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Freedom for Joaquín Pérez Becerra!

May 17, 2011

The Colombian government must ‘immediately release independent media activist Joaquín Pérez Becerra,’ says the Socialist Alliance of Australia, in a statement published May 15 in the weekly newspaper, Green Left Weekly.

Pérez Becerra, a political refugee from Colombia and a Swedish citizen, was deported to Colombia on April 25 by the Venezuelan government. Socialist Alliance called on the Swedish and Venezuelan governments to do all possible to defend Pérez Becerra’s human rights.

Forced to leave Colombia in 1993 to escape a state-sponsored terror campaign that claimed the lives of his wife and more than 4,000 other leftist activists, Pérez Becerra became the director of the New Colombia News Agency (ANNCOL), Colombia’s fourth most widely read website. ANNCOL published attacks on human rights violations in Colombia, including information sourced from the Revolutionary Armed Forces of Colombia (FARC), which the Colombian government accuses of being a “terrorist” organization.

“For this work,” says the Socialist Alliance, “the Colombian government has accused Pérez Becerra of being the ‘FARC’s ambassador in Europe’ and ‘conspiring in and helping finance terrorism,’” accusations that he vehemently denies. The Colombian government is notorious for repression and death-squad assassinations of political and union activists, of whom more than 7,500 are now in jail.

The Canadian connection

Despite its long terror campaign against its people, the Bogotá regime has enjoyed strong support from the Canadian government. Ottawa lists the FARC as an organization associated with terrorism, which makes it a crime in Canadian law to “contribute to, directly or indirectly, any activity” of a listed group. The Canadian government charges the FARC with conducting an insurgency that seeks to replace the current government in Colombia with “a leftist, anti-American regime that would force all United States interests out of Colombia and Latin America.”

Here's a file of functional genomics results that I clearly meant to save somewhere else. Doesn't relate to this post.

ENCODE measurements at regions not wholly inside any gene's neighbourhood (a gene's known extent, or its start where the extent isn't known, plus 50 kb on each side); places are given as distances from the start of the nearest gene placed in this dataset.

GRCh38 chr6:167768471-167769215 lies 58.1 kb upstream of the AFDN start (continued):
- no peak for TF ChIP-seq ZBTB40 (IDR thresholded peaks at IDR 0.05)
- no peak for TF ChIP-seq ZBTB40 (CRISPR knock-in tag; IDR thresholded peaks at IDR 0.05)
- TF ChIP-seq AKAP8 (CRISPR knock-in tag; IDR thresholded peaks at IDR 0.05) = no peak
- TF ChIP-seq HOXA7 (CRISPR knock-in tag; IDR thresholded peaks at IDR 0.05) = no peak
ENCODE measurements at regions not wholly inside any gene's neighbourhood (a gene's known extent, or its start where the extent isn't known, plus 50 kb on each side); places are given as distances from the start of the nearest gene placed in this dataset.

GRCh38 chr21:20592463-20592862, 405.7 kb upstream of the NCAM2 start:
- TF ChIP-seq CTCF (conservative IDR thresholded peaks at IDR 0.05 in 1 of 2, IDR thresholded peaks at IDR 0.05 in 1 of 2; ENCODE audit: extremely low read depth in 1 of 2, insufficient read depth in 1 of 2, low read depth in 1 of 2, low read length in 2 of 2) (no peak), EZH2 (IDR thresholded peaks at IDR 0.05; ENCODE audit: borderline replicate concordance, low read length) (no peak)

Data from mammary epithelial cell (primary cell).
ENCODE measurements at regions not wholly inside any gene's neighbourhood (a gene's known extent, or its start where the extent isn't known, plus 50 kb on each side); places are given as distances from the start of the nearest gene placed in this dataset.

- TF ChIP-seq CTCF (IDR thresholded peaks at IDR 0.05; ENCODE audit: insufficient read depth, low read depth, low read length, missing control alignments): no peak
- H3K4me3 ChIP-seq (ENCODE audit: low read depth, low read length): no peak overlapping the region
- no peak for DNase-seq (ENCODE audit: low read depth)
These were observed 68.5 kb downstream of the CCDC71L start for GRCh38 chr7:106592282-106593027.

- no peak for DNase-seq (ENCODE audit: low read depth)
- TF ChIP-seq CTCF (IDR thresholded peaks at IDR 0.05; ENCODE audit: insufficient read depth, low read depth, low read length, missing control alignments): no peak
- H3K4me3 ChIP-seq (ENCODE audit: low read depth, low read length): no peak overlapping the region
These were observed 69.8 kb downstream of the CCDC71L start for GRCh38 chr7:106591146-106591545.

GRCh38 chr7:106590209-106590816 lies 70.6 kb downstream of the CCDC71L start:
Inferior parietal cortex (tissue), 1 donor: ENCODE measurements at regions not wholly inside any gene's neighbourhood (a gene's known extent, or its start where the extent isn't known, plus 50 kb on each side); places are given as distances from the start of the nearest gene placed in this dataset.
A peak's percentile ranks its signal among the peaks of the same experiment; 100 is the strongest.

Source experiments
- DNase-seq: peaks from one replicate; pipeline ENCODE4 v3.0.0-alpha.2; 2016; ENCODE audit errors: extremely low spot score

The ban against the FARC, backed up by an apparatus of secret court proceedings hearing secret evidence, has been utilized by Ottawa to intimidate and harass Colombian political refugees in this country. Canada’s complicity in Colombian government repression underscores the urgent need for human rights advocates here to demand freedom for Pérez Becerra and other Colombian political prisoners, as well as an end to “anti-terrorist” harassment of dissidents in this country.

Establishing context

Venezuela’s role in extraditing Pérez Becerra into the hands of his Colombian jailers has come in for a great deal of criticism and condemnation on the left. In this discussion, the comments of Luis Bilbao, director of the Venezuelan-based journal América XXI, stand out in establishing the political context of the incident.

“I’d defend this man even if he were … a leader of the FARC,” Bilbao says. “He should not be deported to his country of birth. Not because he’s a Swedish citizen … but because he’s an enemy of the Colombian oligarchy – the crudest and most brutal on the continent – he should be protected.” (See Spanish and an English text.)

Nonetheless, the circumstances of his deportation are curious, Bilbao notes. Pérez Becerra was detained at the Caracas international airport on April 23 on the basis of a “Code Red” alert from Interpol. However, “it seems – there isn’t any precise information – the classification was changed abruptly during the flight [to Caracas],” Bilbao says. The Colombian president Juan Manuel Santos then called Venezuelan president Hugo Chávez – during the flight – and demanded Pérez Becerra’s extradition. Santos even knew Pérez Becerra’s seat number, passed on by two Colombian government agents travelling with Pérez on the flight.